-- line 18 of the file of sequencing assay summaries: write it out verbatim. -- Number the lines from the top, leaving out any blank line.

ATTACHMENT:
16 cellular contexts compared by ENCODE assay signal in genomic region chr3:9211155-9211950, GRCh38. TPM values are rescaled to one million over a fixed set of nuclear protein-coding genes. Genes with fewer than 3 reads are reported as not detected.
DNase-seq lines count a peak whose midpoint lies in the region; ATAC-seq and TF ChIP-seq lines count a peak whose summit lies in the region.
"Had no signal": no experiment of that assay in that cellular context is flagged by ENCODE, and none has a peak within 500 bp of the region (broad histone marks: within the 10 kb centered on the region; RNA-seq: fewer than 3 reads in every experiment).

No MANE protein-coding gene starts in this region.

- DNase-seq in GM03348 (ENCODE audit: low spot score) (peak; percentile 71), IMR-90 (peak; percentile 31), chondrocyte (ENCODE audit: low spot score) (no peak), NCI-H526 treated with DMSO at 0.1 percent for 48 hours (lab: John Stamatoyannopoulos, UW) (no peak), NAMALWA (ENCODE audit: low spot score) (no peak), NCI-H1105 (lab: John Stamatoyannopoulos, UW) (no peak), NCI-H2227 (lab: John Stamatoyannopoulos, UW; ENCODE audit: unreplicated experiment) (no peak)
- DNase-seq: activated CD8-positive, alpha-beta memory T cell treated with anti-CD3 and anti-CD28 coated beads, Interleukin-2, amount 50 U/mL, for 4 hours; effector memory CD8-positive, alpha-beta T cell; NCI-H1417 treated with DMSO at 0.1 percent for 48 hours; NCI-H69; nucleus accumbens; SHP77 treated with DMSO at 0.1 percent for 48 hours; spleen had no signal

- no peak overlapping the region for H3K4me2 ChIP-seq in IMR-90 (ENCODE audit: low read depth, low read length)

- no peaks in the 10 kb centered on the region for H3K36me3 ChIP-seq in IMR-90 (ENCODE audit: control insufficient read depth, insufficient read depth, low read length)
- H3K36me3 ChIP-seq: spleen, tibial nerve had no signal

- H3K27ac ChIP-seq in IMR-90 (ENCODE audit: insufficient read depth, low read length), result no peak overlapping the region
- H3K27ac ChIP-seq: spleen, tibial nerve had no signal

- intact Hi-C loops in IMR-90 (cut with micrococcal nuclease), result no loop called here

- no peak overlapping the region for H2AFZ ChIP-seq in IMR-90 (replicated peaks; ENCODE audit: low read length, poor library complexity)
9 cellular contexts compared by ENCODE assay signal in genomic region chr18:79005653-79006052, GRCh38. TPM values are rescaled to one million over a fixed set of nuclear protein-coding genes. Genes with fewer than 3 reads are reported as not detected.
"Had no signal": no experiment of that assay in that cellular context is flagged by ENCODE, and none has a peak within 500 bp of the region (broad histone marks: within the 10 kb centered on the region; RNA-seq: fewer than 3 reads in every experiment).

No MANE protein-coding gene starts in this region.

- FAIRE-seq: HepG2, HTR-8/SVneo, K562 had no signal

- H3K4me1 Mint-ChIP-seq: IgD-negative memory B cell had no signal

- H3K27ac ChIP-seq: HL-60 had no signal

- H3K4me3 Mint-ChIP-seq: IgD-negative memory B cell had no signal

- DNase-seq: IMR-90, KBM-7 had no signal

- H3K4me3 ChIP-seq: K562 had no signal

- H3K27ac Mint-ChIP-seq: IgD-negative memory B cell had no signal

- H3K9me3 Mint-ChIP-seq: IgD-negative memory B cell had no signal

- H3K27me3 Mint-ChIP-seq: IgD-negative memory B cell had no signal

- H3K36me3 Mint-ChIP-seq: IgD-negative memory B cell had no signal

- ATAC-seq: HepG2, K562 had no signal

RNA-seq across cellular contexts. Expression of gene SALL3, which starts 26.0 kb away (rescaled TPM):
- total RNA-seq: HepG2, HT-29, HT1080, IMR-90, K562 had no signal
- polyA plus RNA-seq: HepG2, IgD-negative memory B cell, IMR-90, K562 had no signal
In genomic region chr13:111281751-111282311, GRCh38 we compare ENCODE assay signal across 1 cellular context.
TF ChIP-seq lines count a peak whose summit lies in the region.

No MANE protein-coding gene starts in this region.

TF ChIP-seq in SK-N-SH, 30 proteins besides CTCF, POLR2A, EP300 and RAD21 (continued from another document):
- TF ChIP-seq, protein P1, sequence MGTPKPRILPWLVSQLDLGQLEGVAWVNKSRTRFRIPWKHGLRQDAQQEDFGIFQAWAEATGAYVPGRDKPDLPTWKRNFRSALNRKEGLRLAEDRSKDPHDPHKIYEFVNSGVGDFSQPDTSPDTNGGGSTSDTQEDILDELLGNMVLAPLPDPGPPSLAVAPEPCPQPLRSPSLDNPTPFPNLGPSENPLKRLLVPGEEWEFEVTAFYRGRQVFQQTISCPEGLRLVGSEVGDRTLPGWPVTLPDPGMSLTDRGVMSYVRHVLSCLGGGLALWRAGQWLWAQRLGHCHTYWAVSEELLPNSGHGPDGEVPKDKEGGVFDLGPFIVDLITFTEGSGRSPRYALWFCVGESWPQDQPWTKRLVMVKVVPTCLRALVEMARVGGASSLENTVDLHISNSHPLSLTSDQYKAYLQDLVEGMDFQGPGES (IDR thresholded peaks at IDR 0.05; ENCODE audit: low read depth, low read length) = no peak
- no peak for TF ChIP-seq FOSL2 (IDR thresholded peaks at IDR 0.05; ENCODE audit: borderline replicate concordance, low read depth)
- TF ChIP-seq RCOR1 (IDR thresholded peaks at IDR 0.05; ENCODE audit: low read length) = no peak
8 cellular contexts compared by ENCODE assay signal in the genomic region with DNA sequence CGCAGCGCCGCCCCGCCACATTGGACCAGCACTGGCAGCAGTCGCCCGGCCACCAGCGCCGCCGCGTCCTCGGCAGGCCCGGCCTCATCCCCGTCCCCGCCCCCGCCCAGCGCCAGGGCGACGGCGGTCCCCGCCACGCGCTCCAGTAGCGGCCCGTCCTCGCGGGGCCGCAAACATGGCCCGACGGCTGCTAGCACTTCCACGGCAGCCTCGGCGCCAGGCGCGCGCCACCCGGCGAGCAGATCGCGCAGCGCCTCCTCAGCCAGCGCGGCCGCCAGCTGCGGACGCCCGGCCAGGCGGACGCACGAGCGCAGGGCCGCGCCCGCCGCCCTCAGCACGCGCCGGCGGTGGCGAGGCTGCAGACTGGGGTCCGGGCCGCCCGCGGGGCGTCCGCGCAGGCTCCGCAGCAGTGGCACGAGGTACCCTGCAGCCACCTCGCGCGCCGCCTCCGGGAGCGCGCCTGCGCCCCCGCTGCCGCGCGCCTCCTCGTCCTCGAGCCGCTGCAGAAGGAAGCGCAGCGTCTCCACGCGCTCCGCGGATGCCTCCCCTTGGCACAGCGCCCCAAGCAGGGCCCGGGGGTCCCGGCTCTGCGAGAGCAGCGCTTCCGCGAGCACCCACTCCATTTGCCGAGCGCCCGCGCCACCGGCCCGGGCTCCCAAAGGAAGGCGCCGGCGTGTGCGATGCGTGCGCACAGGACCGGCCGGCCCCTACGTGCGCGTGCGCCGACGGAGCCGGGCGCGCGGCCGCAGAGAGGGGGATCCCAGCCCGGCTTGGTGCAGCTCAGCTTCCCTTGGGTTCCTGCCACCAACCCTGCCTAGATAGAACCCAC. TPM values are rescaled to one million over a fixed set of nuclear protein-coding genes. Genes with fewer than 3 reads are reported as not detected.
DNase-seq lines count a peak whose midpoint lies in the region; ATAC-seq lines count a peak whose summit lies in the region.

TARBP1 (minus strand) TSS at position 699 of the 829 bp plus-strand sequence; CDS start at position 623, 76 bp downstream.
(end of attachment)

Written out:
- H3K4me1 Mint-ChIP-seq: IgD-negative memory B cell had no signal